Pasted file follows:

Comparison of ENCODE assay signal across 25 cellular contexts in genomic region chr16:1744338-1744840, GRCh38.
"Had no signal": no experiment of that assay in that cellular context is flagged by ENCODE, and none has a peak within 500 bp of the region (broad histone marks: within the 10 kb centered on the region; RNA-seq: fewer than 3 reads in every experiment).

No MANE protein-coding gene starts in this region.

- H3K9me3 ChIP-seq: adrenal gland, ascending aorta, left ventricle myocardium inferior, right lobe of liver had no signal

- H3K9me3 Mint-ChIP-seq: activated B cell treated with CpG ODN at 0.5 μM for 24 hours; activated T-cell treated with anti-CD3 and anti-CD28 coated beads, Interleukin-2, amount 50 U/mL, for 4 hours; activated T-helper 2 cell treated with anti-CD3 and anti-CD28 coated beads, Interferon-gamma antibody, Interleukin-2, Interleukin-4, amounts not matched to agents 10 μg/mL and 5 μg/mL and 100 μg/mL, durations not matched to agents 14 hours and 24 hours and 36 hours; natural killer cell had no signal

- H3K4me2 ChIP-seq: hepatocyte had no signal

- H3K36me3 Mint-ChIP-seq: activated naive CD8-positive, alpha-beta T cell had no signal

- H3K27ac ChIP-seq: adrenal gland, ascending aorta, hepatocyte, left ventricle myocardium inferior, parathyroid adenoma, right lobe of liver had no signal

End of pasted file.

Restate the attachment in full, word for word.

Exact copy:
Comparison of ENCODE assay signal across 25 cellular contexts in genomic region chr16:1744338-1744840, GRCh38.
"Had no signal": no experiment of that assay in that cellular context is flagged by ENCODE, and none has a peak within 500 bp of the region (broad histone marks: within the 10 kb centered on the region; RNA-seq: fewer than 3 reads in every experiment).

No MANE protein-coding gene starts in this region.

- H3K9me3 ChIP-seq: adrenal gland, ascending aorta, left ventricle myocardium inferior, right lobe of liver had no signal

- H3K9me3 Mint-ChIP-seq: activated B cell treated with CpG ODN at 0.5 μM for 24 hours; activated T-cell treated with anti-CD3 and anti-CD28 coated beads, Interleukin-2, amount 50 U/mL, for 4 hours; activated T-helper 2 cell treated with anti-CD3 and anti-CD28 coated beads, Interferon-gamma antibody, Interleukin-2, Interleukin-4, amounts not matched to agents 10 μg/mL and 5 μg/mL and 100 μg/mL, durations not matched to agents 14 hours and 24 hours and 36 hours; natural killer cell had no signal

- H3K4me2 ChIP-seq: hepatocyte had no signal

- H3K36me3 Mint-ChIP-seq: activated naive CD8-positive, alpha-beta T cell had no signal

- H3K27ac ChIP-seq: adrenal gland, ascending aorta, hepatocyte, left ventricle myocardium inferior, parathyroid adenoma, right lobe of liver had no signal